Govt’s Tiwai stance unchanged

The Government stance is unchanged — there will be no direct subsidies provided to keep the Tiwai Point aluminium smelter open.

However, Finance Minister Grant Robertson said this did not mean the Government was not working through options to help the region in an extension on the closure date, including a "just" transition package.

He was in Invercargill yesterday for a breakfast meeting hosted by the Otago Southland Employers’ Association.

Along with Minister for Energy and Resources Megan Woods, he had what was described as a "constructive meeting" with Southland leaders to discuss the region’s economic opportunities.

Rio Tinto, which owns the New Zealand Aluminium Smelter, announced last month it would be closing the plant next year.

Mr Robertson said the Government was working "constructively" with the smelter owners, but if Rio Tinto decided to go, the Government would like the transition to be done "in a way that supports and protects the economy in Southland".

Minister of Finance Grant Robertson shares a laugh with Southern Institute of Technology interim...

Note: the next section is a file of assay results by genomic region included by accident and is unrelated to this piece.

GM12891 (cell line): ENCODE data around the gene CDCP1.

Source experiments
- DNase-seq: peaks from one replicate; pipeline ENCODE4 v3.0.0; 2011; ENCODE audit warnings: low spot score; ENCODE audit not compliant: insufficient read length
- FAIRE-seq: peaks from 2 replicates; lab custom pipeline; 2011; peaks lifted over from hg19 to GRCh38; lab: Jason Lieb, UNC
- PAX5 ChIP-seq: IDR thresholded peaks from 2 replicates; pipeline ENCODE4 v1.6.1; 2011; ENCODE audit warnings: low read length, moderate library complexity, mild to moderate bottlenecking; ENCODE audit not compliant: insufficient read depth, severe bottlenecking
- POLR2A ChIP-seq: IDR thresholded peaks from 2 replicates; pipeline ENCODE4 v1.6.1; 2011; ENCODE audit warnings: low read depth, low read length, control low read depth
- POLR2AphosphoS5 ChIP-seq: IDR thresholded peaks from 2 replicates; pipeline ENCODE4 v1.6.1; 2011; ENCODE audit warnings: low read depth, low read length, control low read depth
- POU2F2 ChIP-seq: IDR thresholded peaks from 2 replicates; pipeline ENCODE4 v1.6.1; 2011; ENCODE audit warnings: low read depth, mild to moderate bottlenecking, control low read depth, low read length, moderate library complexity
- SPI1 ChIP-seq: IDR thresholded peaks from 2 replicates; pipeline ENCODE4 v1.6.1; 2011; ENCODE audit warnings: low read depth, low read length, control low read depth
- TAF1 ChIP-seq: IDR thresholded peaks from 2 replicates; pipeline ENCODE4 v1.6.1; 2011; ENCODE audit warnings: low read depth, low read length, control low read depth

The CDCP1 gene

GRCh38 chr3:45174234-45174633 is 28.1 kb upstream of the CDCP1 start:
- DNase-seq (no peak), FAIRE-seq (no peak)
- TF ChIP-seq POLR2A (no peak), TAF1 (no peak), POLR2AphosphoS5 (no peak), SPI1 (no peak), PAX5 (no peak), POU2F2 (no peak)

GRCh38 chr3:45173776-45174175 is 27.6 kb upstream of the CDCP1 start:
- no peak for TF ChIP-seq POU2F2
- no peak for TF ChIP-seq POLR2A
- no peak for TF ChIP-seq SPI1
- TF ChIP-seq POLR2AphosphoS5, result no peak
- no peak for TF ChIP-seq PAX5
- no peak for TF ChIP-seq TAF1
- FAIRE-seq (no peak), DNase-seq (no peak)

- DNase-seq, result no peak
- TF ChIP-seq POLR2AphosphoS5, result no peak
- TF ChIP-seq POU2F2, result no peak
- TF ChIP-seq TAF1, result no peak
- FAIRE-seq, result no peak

Minister of Finance Grant Robertson shares a laugh with Southern Institute of Technology interim chief executive Maree Howden and New Zealand Aluminium Smelter chief executive Stew Hamilton (right) at a business breakfast in Invercargill. PHOTO: LUISA GIRAO

Those conversations were "ongoing" but, at the same time, the Government was keen to make the region’s economy "future proof", he said.

"We also know as a region, that you want to expand the base of the industry, regardless of what will happen with the smelter. That means looking at other options, that means thinking about what you might do with that power if the smelter wasn’t here — be it the hydrogen, be it in the data centre, Tesla or whatever else is going around."

When later asked if the Government would consider a subsidy to help the smelter remain open for longer, he said "No. We are sticking to our view. The Government won’t be providing direct subsidies.

"So we are here to talk to see what we can do to support this community and as I say the best outcome for me is a managed exit but not an abrupt one."

After the meeting with ministers, Gore Mayor Tracy Hicks said all parties agreed a long-term, managed transition was preferable.

Mr Robertson confirmed the Government supported a managed transition and that negotiations were ongoing.

"In addition, there was also discussion around Government support for a just transition package for Southland that would be used to implement some of the projects identified in the Southland Regional Development Strategy."


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